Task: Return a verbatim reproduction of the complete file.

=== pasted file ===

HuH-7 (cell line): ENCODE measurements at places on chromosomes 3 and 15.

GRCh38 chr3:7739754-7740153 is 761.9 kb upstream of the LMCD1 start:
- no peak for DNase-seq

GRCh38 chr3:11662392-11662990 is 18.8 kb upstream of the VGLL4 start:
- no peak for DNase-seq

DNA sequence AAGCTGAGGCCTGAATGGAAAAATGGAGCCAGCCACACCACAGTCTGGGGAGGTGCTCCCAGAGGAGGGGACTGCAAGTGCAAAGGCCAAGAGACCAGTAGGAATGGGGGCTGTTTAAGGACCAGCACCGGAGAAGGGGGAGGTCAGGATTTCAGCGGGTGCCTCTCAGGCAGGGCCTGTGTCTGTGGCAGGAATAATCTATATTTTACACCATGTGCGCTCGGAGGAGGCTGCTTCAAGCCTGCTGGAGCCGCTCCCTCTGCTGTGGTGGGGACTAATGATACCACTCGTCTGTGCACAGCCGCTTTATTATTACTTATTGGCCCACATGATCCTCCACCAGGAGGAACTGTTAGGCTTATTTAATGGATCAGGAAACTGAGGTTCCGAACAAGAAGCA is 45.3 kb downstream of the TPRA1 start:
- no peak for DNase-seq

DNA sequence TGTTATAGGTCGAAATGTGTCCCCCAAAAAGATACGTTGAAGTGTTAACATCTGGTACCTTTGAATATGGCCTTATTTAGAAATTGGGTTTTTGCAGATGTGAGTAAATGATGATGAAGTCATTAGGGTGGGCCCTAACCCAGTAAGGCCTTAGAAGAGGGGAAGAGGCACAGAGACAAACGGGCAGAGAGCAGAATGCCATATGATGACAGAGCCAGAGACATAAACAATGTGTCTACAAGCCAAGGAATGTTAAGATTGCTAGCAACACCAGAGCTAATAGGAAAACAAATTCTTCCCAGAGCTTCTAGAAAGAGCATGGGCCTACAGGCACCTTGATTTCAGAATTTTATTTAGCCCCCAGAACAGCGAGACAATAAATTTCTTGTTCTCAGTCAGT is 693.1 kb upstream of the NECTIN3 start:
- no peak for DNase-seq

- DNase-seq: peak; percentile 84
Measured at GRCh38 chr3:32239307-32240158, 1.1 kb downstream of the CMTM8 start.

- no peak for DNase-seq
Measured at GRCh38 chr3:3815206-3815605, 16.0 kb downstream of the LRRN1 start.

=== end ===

HuH-7 (cell line): ENCODE measurements at places on chromosomes 3 and 15.

GRCh38 chr3:7739754-7740153 is 761.9 kb upstream of the LMCD1 start:
- no peak for DNase-seq

GRCh38 chr3:11662392-11662990 is 18.8 kb upstream of the VGLL4 start:
- no peak for DNase-seq

DNA sequence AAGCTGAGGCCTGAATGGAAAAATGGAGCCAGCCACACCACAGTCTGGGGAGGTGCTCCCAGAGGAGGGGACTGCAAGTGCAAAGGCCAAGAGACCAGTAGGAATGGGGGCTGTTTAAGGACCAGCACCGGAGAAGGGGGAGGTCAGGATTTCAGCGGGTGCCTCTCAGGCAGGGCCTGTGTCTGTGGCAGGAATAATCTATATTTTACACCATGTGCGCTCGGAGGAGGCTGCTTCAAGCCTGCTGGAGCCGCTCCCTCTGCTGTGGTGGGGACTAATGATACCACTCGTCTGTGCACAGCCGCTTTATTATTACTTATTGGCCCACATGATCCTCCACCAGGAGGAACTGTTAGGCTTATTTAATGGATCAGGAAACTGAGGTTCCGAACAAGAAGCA is 45.3 kb downstream of the TPRA1 start:
- no peak for DNase-seq

DNA sequence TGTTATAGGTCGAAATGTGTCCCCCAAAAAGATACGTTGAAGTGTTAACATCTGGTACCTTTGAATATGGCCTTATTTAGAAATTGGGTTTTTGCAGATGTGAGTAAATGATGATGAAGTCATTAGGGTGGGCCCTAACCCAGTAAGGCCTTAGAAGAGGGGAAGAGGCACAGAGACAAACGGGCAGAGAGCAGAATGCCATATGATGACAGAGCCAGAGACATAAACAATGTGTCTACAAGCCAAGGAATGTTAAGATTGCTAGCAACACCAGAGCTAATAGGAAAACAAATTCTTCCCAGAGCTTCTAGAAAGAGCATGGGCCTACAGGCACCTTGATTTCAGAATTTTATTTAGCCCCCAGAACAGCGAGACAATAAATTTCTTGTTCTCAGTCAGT is 693.1 kb upstream of the NECTIN3 start:
- no peak for DNase-seq

- DNase-seq: peak; percentile 84
Measured at GRCh38 chr3:32239307-32240158, 1.1 kb downstream of the CMTM8 start.

- no peak for DNase-seq
Measured at GRCh38 chr3:3815206-3815605, 16.0 kb downstream of the LRRN1 start.